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This is the fifth in a series of articles to help you focus on a different aspect of your life and to inspire and motivate you to make a change in one or more areas.

What do your Family and Friends mean to you?

• How often do you see close family?
• Do you have a circle of good friends?
• How often do you spend time with them?
• Do you have a good relationship with your children?

This week is about focusing on the important people in your lives.

When you’re putting in the hours at work, it’s too easy to ignore or take for granted those closest to you and those that know you best. You snatch a couple of hours in the evening and maybe you manage a bit of time at the weekend. Are you zoning out or trying to relax with a bit of TV, eating meals while you work or check social media or emails? Are you still thinking about work as you read the children a bedtime story, catching up on work when they’re in bed or getting home so late you miss their evening routine?

Maybe friends have moved away and you don’t see members of your family as often. You keep meaning to call and arrange to meet up but ‘you’re too busy this week’, you’ve got a report due next month, you’re busy for the next two weekends … Next week becomes next month and then next year and before you know it years have passed and you’ve lost touch.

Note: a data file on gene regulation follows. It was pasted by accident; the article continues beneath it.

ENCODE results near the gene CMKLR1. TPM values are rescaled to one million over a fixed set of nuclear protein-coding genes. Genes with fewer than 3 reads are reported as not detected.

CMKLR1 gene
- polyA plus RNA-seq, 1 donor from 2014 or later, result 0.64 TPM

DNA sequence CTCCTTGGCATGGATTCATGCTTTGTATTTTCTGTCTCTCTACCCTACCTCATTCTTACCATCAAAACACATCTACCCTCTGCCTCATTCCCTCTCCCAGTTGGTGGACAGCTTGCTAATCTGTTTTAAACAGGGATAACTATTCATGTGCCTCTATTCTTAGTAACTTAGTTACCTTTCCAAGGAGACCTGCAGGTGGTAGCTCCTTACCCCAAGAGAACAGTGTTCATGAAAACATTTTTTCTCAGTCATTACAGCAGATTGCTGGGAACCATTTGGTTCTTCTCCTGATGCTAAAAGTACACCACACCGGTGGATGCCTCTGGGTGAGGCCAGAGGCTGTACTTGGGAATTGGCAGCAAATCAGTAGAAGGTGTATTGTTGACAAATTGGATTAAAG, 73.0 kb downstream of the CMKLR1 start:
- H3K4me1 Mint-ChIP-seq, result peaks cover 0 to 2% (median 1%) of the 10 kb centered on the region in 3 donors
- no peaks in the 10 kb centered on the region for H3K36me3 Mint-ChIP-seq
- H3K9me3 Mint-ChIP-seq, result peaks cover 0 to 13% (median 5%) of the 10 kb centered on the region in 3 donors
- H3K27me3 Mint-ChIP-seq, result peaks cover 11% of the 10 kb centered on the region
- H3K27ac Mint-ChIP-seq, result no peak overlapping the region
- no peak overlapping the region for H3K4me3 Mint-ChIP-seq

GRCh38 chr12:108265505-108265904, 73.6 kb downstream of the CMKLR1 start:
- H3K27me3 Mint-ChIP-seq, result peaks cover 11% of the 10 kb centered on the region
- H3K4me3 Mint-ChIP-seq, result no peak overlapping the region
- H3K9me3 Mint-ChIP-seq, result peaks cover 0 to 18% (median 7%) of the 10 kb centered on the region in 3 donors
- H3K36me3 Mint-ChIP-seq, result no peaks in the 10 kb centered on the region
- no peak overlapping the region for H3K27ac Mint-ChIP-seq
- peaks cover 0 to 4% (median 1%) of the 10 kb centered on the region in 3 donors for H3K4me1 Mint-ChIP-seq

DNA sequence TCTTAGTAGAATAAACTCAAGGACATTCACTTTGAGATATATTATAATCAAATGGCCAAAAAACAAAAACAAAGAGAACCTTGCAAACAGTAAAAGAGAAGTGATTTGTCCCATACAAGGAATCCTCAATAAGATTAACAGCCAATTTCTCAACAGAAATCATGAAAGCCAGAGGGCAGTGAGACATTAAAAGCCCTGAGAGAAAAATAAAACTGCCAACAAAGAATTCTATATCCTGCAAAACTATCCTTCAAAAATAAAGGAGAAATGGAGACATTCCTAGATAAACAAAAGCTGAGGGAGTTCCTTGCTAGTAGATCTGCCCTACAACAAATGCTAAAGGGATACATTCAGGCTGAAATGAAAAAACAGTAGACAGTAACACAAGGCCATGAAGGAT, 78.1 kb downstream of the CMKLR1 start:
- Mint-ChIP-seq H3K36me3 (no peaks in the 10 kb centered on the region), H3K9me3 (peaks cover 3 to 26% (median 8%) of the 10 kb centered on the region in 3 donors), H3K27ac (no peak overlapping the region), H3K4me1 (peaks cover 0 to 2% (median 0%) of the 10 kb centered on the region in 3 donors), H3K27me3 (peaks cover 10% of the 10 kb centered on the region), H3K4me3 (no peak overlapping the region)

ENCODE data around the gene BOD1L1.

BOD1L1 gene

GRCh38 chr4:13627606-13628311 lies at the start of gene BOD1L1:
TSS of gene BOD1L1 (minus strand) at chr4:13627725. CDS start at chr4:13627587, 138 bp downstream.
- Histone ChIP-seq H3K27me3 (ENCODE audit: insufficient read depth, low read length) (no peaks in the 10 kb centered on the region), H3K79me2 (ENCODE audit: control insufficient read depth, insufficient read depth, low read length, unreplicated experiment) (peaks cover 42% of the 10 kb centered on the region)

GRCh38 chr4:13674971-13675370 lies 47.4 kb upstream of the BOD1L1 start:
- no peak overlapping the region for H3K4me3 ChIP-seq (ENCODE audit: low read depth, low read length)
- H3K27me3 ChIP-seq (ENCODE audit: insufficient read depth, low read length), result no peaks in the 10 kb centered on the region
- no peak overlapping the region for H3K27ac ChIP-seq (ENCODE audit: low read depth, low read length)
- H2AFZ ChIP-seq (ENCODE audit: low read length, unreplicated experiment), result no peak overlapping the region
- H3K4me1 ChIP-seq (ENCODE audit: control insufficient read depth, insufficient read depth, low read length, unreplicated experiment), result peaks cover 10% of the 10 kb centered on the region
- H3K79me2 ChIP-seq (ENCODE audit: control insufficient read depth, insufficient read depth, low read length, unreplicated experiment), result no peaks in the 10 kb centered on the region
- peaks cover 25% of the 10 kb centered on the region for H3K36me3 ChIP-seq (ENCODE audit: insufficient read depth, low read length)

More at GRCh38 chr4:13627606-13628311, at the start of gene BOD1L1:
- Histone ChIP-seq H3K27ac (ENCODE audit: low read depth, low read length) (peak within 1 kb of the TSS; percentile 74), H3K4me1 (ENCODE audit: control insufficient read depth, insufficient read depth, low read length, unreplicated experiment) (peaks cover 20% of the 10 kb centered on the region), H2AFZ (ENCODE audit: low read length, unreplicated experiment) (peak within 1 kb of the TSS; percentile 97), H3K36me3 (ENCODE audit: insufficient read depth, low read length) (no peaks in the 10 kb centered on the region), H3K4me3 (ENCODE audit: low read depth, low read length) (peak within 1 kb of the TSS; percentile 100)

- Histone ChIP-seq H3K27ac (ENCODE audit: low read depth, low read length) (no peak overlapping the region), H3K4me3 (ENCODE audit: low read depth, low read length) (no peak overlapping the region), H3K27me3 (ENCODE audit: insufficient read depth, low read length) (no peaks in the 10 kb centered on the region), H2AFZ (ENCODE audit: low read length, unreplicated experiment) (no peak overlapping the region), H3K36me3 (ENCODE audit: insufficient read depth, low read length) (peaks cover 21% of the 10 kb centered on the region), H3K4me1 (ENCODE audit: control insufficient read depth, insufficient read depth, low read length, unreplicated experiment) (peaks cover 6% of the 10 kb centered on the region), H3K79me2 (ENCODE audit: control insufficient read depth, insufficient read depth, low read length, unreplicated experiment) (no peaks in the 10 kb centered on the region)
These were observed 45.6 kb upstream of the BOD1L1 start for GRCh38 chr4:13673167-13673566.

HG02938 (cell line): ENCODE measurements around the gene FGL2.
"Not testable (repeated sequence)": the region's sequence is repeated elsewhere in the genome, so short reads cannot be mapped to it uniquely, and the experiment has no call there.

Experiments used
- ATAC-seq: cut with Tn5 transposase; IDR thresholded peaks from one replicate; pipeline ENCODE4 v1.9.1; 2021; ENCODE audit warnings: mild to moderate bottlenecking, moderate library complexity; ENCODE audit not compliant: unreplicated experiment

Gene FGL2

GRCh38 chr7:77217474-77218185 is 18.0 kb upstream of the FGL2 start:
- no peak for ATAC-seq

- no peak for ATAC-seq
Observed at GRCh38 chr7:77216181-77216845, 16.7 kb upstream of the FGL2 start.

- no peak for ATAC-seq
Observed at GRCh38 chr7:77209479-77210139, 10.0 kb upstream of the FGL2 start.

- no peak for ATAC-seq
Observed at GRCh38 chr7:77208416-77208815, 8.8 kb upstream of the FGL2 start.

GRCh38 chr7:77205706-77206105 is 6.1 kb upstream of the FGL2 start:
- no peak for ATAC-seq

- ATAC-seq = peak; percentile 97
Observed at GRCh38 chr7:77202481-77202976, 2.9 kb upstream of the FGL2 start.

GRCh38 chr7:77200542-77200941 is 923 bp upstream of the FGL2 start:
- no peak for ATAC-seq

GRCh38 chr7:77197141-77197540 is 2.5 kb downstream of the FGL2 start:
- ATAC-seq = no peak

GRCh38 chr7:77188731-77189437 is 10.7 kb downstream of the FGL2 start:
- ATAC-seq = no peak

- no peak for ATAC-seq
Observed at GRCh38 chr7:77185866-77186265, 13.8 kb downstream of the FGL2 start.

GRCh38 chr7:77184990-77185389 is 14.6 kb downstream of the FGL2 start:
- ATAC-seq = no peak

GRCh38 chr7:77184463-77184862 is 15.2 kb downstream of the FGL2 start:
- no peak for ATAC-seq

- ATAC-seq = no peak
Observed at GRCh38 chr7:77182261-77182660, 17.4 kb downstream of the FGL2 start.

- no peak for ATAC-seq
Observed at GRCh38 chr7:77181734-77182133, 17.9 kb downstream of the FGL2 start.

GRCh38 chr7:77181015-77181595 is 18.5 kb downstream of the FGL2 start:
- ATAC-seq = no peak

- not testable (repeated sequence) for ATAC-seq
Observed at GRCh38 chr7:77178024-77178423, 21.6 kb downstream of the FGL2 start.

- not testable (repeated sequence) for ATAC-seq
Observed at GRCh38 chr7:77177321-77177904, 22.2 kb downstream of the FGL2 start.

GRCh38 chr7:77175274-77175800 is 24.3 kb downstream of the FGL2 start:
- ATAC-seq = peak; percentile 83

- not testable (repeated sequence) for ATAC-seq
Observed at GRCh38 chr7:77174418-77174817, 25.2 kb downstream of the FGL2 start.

You’ll have friends you don’t see often but when you reconnect it’s as if you’ve never been apart.

While social media can help you to stay connected with friends and family you don’t get a chance to see as often, it can also make you more isolated. Even families living together retreat to separate locations to chat to their ‘online’ friends but forget to have real conversations with the people right there in front of them.

Friends come and go during the course of our lives. You may have friends you’ve known since childhood. Friends you’ve met at different stages of your life and then move on to new and different friends.

Action:

What difference could you make to your Family & Friends this week?

• Who in your family haven’t you spoken to in a while?
• Phone a friend you’ve been meaning to talk to for a while.
• Write a letter or send an email to a friend or family.

Spend time this week with the important people in your life. Not just time you would normally spend together but plan something different.

Re-evaluate your relationships with your friends. Do you have friends who always seem to want something from you? Do some of your friends drag you down more than they lift you up.

Only have people around you who respect and support you, who you enjoy being with and make the time and effort to see or talk to them regularly.

Enjoy the time spent with your family and friends this week.